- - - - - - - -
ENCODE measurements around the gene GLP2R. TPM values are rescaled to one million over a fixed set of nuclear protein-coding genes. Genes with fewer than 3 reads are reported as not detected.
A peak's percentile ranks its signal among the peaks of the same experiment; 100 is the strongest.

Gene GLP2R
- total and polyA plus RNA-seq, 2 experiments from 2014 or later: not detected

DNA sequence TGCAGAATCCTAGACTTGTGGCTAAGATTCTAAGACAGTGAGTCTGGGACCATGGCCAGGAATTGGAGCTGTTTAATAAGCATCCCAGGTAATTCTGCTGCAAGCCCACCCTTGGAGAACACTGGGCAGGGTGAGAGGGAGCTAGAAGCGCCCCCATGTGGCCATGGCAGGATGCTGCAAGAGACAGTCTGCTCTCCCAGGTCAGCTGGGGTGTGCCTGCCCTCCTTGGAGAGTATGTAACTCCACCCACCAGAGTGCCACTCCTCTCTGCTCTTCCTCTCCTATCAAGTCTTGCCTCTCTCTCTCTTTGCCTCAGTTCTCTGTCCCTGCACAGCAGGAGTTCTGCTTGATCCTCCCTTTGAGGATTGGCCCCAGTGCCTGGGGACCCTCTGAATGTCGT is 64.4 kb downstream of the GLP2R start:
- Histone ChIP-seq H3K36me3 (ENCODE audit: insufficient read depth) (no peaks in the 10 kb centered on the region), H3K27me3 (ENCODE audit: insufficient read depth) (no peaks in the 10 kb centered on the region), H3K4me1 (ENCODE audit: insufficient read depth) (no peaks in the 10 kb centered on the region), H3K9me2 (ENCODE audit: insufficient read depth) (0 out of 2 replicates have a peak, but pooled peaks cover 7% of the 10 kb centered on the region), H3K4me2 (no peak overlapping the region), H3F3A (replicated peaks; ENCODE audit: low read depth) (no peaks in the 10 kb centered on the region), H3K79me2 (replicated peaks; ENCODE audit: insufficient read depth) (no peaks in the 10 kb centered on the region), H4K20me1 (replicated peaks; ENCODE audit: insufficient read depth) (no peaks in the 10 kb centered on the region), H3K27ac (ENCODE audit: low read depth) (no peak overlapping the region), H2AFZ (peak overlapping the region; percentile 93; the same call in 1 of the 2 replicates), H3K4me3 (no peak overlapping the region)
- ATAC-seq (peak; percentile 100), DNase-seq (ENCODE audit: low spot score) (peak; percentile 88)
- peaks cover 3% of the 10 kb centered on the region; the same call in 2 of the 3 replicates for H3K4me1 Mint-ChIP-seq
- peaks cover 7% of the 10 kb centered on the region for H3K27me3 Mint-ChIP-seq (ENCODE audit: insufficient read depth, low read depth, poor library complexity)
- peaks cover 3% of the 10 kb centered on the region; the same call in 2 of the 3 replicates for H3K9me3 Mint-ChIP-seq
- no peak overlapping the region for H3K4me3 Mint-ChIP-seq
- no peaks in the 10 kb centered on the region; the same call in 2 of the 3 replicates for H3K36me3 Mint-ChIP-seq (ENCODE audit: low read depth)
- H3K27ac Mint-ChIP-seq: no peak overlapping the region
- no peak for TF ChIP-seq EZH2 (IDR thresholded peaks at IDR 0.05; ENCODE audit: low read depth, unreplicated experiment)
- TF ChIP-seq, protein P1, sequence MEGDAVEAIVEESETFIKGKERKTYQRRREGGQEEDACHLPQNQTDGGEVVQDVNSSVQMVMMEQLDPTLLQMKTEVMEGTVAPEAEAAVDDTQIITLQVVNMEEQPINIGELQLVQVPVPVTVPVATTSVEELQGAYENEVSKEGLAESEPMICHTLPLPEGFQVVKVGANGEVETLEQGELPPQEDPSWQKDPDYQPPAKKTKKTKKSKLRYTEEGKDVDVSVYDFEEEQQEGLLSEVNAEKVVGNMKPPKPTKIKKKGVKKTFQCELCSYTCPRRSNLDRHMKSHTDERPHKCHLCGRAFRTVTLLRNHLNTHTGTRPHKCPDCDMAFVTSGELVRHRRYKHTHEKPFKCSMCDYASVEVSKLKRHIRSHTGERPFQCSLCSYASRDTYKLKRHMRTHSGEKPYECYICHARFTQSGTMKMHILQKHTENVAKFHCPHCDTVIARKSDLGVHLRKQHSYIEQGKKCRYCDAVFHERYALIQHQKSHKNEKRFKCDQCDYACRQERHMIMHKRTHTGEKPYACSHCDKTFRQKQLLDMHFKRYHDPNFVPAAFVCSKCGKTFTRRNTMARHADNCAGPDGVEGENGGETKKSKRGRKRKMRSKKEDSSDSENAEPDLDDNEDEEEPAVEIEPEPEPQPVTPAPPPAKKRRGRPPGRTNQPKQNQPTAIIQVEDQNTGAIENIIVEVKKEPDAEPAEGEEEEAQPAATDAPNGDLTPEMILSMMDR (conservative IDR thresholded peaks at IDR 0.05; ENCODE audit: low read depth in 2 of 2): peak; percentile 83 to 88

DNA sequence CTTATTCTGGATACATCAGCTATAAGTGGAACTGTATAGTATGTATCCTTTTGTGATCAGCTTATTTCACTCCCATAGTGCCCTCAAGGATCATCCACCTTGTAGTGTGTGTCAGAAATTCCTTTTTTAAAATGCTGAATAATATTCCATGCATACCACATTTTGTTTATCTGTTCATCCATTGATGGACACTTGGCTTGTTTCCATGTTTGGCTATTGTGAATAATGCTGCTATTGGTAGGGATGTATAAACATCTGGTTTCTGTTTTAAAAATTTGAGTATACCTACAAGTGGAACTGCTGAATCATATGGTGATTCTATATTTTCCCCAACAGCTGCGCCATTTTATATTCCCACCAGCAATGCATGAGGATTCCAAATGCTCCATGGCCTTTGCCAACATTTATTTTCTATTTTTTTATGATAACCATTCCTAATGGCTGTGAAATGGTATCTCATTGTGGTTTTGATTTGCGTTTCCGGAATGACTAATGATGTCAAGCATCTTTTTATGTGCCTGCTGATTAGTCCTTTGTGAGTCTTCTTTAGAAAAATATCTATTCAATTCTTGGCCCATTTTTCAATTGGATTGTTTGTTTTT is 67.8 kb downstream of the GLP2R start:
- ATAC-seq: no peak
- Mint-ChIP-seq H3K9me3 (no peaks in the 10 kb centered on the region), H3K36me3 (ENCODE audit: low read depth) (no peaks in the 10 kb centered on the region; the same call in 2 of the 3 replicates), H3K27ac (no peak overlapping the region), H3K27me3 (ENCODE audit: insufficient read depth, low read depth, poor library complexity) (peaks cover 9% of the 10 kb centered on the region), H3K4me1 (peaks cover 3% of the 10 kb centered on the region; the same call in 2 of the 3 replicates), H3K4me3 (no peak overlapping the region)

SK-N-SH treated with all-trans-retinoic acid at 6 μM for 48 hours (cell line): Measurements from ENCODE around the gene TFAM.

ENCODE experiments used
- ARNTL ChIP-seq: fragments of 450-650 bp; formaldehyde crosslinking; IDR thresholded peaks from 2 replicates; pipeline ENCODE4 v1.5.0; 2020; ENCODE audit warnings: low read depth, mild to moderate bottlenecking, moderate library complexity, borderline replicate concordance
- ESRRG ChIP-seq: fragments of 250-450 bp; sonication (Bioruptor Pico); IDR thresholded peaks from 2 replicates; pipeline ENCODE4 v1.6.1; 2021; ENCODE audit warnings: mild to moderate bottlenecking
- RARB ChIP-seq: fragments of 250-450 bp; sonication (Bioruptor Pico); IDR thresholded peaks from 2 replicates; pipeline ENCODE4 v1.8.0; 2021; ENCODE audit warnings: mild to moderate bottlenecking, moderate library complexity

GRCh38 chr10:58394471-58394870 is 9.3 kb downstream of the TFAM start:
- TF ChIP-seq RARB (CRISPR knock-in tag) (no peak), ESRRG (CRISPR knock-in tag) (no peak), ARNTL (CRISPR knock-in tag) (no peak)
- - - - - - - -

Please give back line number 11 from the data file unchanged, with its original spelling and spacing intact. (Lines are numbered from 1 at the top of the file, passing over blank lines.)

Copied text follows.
- no peak overlapping the region for H3K4me3 Mint-ChIP-seq